Veteran from the West: Spice 1 Remains The O.G.

Dean Van Nguyen goes in on the East Bay legend's new album.
By    September 25, 2019

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Dean Van Nguyen lets the bass rattle in his voice.

Forget retro revivalism. For Spice 1, the sound of the 1990s is a resource as renewable as solar energy. New album Platinum O.G. won’t put him at the forefront of the cultural zeitgeist but, a year out from his 50th birthday, Robert Lee Green, Jr reminds us that he’s spent a career in the orbit of some of Cali’s finest. How old school are we talking about here? Well, Platinum O.G. features following: an ode to Eazy-E that samples “Real Muthaphuckkin G’s” and features a verse from his son Lil Eazy-E (“Studio Gangstas”); a séance session that summons the spirit of Dr. Dre’s “Let Me Ride” (“I Don’t Wanna Die”); vocalist Nawfside Outlaw lifting a verse from D’Angelo’s “Brown Sugar” wholesale (“Respeck”); guest spots from such past masters as Kurupt, MC Eiht, Too $hort, Richie Rich and a handful of surviving members of The Outlawz.

Though this love letter is addressed to the West Coast, there’s some retro Southern flavor sprinkled in there for good measure—“Say It Wicha Chest” is built around a slowed vocal hook that heavily gestures towards DJ Screw. There’s no attempts to crowbar in fashionable sounds into this album for the sake of it. It’s the only kind of music Spice 1 should be making.

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Platinum O.G. follows a similar outline to Dre’s 2001: it’s long and stuffed full of guests. Handing out so much studio time to friends is sometimes to the album’s detriment—Kurupt, for instance, sounds sluggish compared to Spice and Devin The Dude on nostalgic weed jam “Since 85.” But with a high-energy flow that sometimes bears the same funky wobble as E-40, Spice shows no signs of him sagging into a less ferocious vocal style as he sees his 50s on the horizon. That’s why he can cheekily step to a girl with suggestions she brings a friend too on “Doing What The Playas Do” and not sound like a horny old weirdo.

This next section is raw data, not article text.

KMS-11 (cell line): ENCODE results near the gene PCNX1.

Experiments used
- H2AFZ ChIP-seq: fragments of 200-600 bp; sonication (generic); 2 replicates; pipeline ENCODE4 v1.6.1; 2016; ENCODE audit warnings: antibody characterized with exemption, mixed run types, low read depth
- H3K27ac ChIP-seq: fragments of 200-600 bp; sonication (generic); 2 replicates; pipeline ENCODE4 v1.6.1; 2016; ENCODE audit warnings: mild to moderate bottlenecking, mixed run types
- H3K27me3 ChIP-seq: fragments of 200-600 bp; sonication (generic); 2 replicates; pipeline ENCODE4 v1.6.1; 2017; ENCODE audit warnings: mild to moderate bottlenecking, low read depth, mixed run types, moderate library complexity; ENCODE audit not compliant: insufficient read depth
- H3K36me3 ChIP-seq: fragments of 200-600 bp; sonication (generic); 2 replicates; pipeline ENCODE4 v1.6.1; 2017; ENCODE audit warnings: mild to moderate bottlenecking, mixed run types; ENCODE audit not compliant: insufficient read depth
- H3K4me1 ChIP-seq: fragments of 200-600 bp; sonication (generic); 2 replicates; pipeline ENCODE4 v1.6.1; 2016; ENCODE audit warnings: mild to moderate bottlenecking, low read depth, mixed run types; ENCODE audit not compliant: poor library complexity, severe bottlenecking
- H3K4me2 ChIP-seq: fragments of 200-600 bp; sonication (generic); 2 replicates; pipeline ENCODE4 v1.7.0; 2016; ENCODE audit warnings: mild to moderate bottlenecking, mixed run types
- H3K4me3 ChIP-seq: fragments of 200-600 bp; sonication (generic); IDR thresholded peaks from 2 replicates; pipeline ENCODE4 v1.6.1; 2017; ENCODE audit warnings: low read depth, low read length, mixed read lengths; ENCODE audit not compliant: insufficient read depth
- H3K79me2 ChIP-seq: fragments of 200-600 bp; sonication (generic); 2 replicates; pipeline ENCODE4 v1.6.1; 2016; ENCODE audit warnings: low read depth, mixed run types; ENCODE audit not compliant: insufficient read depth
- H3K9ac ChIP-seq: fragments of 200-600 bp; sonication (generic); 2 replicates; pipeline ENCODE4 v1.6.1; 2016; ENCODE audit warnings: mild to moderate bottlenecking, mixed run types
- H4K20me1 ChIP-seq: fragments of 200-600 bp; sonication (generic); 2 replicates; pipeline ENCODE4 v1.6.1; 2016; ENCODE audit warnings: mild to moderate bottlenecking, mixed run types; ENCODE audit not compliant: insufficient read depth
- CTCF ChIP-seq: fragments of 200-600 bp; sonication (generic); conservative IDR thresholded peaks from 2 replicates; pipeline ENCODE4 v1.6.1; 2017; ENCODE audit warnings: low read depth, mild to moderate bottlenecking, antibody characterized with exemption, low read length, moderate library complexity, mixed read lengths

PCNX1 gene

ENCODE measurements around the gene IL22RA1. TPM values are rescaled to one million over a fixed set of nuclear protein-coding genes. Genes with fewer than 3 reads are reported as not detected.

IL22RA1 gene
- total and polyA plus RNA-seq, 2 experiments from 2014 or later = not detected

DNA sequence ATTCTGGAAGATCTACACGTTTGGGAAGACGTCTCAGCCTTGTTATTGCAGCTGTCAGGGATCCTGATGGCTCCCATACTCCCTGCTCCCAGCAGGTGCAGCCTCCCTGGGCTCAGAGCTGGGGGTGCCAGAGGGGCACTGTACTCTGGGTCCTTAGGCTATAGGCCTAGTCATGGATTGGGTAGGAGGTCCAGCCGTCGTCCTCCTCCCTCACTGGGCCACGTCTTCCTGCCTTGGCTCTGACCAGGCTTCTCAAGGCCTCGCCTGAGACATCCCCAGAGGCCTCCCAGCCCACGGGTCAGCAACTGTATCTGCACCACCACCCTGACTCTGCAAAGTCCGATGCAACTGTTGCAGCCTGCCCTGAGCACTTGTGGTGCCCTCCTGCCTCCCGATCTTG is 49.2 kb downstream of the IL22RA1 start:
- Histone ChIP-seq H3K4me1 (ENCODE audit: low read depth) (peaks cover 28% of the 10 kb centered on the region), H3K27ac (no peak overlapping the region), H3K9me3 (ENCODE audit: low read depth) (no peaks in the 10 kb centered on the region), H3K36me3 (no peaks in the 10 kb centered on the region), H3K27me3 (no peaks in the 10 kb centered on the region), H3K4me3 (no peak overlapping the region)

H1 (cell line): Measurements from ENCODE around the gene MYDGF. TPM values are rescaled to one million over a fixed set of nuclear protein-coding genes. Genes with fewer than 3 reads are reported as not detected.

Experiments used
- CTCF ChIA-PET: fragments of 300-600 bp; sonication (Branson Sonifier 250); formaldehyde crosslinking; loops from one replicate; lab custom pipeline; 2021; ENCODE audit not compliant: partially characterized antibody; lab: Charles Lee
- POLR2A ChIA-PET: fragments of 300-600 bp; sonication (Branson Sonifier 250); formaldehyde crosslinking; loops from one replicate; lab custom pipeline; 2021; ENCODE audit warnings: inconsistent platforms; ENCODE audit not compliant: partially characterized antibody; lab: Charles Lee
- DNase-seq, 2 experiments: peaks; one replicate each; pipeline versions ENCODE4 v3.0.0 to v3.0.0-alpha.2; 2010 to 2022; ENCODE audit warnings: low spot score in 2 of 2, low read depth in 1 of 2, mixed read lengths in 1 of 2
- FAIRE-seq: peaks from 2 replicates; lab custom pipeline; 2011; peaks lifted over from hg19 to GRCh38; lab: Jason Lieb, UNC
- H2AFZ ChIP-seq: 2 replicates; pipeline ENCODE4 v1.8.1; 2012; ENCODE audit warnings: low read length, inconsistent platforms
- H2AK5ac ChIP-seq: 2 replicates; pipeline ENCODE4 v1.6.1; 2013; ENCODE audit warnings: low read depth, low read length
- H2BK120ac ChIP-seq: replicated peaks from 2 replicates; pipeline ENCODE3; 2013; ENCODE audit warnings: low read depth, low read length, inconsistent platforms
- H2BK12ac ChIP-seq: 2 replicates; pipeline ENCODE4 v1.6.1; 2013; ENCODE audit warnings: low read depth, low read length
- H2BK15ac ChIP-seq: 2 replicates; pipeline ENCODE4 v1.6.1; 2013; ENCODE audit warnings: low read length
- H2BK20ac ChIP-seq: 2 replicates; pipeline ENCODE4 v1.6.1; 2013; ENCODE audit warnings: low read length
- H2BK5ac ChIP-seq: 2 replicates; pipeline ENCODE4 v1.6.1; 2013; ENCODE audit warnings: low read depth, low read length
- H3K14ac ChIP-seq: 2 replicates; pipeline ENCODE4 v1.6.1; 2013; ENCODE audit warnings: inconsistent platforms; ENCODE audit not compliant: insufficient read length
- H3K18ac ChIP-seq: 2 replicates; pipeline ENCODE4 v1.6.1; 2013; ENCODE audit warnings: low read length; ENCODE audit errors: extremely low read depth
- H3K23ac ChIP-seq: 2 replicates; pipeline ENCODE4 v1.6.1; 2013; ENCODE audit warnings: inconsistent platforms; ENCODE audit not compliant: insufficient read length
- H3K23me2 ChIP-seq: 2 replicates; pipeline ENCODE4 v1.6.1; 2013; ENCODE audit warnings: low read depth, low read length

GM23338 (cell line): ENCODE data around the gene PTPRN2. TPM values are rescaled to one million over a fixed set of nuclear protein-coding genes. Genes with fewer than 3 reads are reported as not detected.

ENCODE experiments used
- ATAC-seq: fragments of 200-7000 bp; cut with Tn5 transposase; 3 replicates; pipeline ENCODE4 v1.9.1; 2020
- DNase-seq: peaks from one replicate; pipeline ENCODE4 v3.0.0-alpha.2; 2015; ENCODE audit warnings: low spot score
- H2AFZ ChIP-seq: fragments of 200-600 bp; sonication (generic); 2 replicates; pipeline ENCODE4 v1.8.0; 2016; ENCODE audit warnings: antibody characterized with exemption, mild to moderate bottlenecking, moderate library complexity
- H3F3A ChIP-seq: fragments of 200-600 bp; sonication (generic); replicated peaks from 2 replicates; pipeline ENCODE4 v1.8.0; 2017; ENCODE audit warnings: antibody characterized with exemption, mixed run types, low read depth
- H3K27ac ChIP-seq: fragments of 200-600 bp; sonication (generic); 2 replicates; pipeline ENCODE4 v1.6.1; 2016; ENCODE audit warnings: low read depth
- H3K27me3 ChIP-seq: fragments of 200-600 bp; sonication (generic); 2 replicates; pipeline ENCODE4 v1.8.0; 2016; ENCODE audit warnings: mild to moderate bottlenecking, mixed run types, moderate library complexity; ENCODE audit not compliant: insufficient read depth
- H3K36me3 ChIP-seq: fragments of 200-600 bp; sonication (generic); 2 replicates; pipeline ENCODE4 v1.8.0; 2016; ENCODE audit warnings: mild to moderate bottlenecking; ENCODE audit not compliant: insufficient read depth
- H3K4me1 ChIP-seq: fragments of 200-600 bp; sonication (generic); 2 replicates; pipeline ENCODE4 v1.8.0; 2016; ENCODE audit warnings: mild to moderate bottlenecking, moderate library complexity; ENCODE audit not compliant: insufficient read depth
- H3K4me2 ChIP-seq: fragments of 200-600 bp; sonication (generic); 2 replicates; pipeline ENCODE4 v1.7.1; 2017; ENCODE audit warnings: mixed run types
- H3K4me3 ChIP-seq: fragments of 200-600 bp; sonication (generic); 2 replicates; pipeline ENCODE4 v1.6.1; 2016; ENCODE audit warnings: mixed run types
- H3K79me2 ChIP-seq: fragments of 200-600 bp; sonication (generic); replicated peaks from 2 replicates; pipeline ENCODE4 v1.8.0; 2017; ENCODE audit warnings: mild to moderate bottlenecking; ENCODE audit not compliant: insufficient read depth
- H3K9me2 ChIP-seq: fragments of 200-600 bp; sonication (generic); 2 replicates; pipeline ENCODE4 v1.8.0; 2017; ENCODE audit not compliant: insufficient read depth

Drug and sex jams aside, most of Spice’s lyrics focus on a life well lived in the rap game. On “Yo Life” he declares that all his demons have been conquered while celebrating overcoming years of poverty and hunger to dine on good seafood, steak, and spaghetti. It’s nothing we haven’t heard before but it would take a very hollow chest to not be taken by Spice’s humility. Platinum O.G. beams with pride—pride at what he’s achieved in music, pride that back in the day his band of brothers took hip-hop music and turned California into America’s pop culture centre.

Appropriately, Spice leans on a batch of old-fashioned beats that connects South L.A. to Vallejo—prominent piano chords, funky basslines, soft-focused grooves. Some of the production values are a bit dingy, matching the amusingly gaudy, effects-laden album artwork. But it’s all part of the throwback charm of the project. Add in the sticky-icky hooks and you’ve got an enjoyable hit of nostalgia. And for that alone, it’s good to have Spice 1 around. He’s lighting a candle for the spirits of the past in case they ever need to find their way home.

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